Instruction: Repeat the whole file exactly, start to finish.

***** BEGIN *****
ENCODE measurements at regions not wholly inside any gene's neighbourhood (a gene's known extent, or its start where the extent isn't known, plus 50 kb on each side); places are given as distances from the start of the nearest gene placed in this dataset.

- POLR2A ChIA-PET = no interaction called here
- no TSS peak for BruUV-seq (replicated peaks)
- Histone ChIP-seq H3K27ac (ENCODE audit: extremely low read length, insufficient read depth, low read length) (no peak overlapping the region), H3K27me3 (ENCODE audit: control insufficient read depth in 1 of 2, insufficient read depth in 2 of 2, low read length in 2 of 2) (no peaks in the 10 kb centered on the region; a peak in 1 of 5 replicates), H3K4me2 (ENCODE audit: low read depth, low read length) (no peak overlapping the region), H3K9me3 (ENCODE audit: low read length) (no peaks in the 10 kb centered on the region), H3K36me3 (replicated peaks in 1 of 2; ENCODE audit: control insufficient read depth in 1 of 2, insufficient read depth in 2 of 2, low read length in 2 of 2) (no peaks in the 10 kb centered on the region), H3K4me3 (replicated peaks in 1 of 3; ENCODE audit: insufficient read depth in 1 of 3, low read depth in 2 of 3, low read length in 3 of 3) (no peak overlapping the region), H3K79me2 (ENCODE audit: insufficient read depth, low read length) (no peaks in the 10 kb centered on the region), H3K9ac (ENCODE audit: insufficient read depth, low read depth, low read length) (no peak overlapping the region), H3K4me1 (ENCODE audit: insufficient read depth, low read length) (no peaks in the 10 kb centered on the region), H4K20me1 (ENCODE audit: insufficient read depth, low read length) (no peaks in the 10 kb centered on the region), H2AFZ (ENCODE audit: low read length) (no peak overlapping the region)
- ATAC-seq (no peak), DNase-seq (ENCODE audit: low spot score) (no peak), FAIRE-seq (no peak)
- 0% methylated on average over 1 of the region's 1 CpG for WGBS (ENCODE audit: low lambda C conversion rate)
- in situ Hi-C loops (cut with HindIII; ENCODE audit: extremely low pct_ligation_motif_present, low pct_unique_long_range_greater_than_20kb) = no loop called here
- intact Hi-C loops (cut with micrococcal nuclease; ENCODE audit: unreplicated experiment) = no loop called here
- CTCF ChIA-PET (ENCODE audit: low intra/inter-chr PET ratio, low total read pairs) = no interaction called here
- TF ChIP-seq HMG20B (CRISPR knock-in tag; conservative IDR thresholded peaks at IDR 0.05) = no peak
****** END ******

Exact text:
ENCODE measurements at regions not wholly inside any gene's neighbourhood (a gene's known extent, or its start where the extent isn't known, plus 50 kb on each side); places are given as distances from the start of the nearest gene placed in this dataset.

- POLR2A ChIA-PET = no interaction called here
- no TSS peak for BruUV-seq (replicated peaks)
- Histone ChIP-seq H3K27ac (ENCODE audit: extremely low read length, insufficient read depth, low read length) (no peak overlapping the region), H3K27me3 (ENCODE audit: control insufficient read depth in 1 of 2, insufficient read depth in 2 of 2, low read length in 2 of 2) (no peaks in the 10 kb centered on the region; a peak in 1 of 5 replicates), H3K4me2 (ENCODE audit: low read depth, low read length) (no peak overlapping the region), H3K9me3 (ENCODE audit: low read length) (no peaks in the 10 kb centered on the region), H3K36me3 (replicated peaks in 1 of 2; ENCODE audit: control insufficient read depth in 1 of 2, insufficient read depth in 2 of 2, low read length in 2 of 2) (no peaks in the 10 kb centered on the region), H3K4me3 (replicated peaks in 1 of 3; ENCODE audit: insufficient read depth in 1 of 3, low read depth in 2 of 3, low read length in 3 of 3) (no peak overlapping the region), H3K79me2 (ENCODE audit: insufficient read depth, low read length) (no peaks in the 10 kb centered on the region), H3K9ac (ENCODE audit: insufficient read depth, low read depth, low read length) (no peak overlapping the region), H3K4me1 (ENCODE audit: insufficient read depth, low read length) (no peaks in the 10 kb centered on the region), H4K20me1 (ENCODE audit: insufficient read depth, low read length) (no peaks in the 10 kb centered on the region), H2AFZ (ENCODE audit: low read length) (no peak overlapping the region)
- ATAC-seq (no peak), DNase-seq (ENCODE audit: low spot score) (no peak), FAIRE-seq (no peak)
- 0% methylated on average over 1 of the region's 1 CpG for WGBS (ENCODE audit: low lambda C conversion rate)
- in situ Hi-C loops (cut with HindIII; ENCODE audit: extremely low pct_ligation_motif_present, low pct_unique_long_range_greater_than_20kb) = no loop called here
- intact Hi-C loops (cut with micrococcal nuclease; ENCODE audit: unreplicated experiment) = no loop called here
- CTCF ChIA-PET (ENCODE audit: low intra/inter-chr PET ratio, low total read pairs) = no interaction called here
- TF ChIP-seq HMG20B (CRISPR knock-in tag; conservative IDR thresholded peaks at IDR 0.05) = no peak